Falling oil prices put squeeze on state budget

Nearly 90% of Alaska's budget consists of money from taxes on oil companies

Posted: Monday, November 24, 2008

FAIRBANKS - With crude oil prices continuing to fall, state officials now are scrambling to figure out how lower prices will impact Alaska in the next year and a half.

On Friday, the price for a barrel of North Slope crude oil was listed at $44.53 on the Alaska Department of Revenue's Web site. That's a drop of nearly $7 since a week ago and more than $100 a barrel from an all-time high of $147.27 on July 11.

The drop is placing Alaska in a difficult position. As much as 90 percent of Alaska's budget consists of money from taxes and fees on oil companies.

Gov. Sarah Palin is expected to release her budget for fiscal year 2010 in about three weeks. Her communications director, Bill McAllister, said it "will be as frugal as we can make it."

The governor spoke to the state resource developmental council this week and "she made it real clear she expects state government to live within its means and that there will be belt tightening of some sort," McAllister said.

Last year, Palin approved a budget worth roughly $11 billion, but that was based on an average oil price of $83 per barrel.

If the price of oil continues to fall, Rep. Jay Ramras, who was attending a retail gasoline hearing in Anchorage, said times are going to be grim.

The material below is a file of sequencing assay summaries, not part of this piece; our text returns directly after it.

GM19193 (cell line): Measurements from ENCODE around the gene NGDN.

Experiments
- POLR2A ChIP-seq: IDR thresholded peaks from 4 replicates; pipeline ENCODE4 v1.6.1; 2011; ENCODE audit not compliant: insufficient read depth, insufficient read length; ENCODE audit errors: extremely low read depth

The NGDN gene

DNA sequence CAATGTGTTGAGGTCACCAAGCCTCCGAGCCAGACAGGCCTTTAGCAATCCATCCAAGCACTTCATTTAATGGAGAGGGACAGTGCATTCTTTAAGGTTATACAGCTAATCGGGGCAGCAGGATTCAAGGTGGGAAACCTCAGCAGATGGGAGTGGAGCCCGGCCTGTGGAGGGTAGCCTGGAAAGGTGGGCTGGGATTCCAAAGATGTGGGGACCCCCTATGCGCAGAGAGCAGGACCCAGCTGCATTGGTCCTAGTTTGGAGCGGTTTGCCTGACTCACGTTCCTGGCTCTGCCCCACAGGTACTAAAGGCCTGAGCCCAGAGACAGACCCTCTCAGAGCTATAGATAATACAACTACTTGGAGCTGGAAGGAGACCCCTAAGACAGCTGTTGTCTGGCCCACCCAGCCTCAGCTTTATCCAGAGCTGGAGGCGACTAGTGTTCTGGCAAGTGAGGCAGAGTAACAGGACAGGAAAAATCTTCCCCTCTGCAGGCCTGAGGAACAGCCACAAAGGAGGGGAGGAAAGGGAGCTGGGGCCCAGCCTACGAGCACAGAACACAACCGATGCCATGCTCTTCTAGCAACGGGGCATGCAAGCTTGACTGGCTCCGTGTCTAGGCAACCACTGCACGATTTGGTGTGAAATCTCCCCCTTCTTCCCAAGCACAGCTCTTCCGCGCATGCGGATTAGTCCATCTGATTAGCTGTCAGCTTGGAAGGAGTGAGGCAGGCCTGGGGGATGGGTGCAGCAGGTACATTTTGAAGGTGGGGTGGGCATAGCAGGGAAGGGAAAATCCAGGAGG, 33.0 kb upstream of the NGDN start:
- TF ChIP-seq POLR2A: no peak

"It's crazy," he said, summing up the state's financial situation.

Ramras said Friday he spoke with Mike Hawker, R-Anchorage, who is the incoming co-chair of the house finance committee, and Hawker told him the budget will be crafted around a price of $35 per barrel.

Legislators will have a much better idea how things are shaping up by spring, but "the knee-jerk reaction is going to be to pull back on capital projects," Ramras said.

"This is the kind of thing that shelved the Susitna hydroelectric project in the '80s," Ramras said, referring to a plan to build a dam on the Susitna River that never gained steam after the price of oil dropped.

The Legislature bankrolled about $5 billion in surplus revenue during the last session, and the state's constitutional budget reserve, which serves as a savings account of sorts, now stands at about $8 billion.

"Thank heavens we put a lot of money away last year because we're going to have to use it," Coghill said. "That's one of the reasons we put money away; we knew those prices weren't sustainable."

The price of oil would need to average $65 per barrel from now until June 30 to avoid dipping into the state's constitutional budget reserve, McAllister said.

Rep. John Coghill, R-North Pole, a 10-year veteran in the Alaska Legislature, said the fluctuating price of oil represents the "feast and famine" nature of Alaska's economy.

State economists are in the process of working on an estimate of oil revenues for the rest of this fiscal year and the next. The state will release its fall forecast for oil prices in early December to coincide with the release of the budget, said Cherie Nienhuis, the state's acting chief economist.



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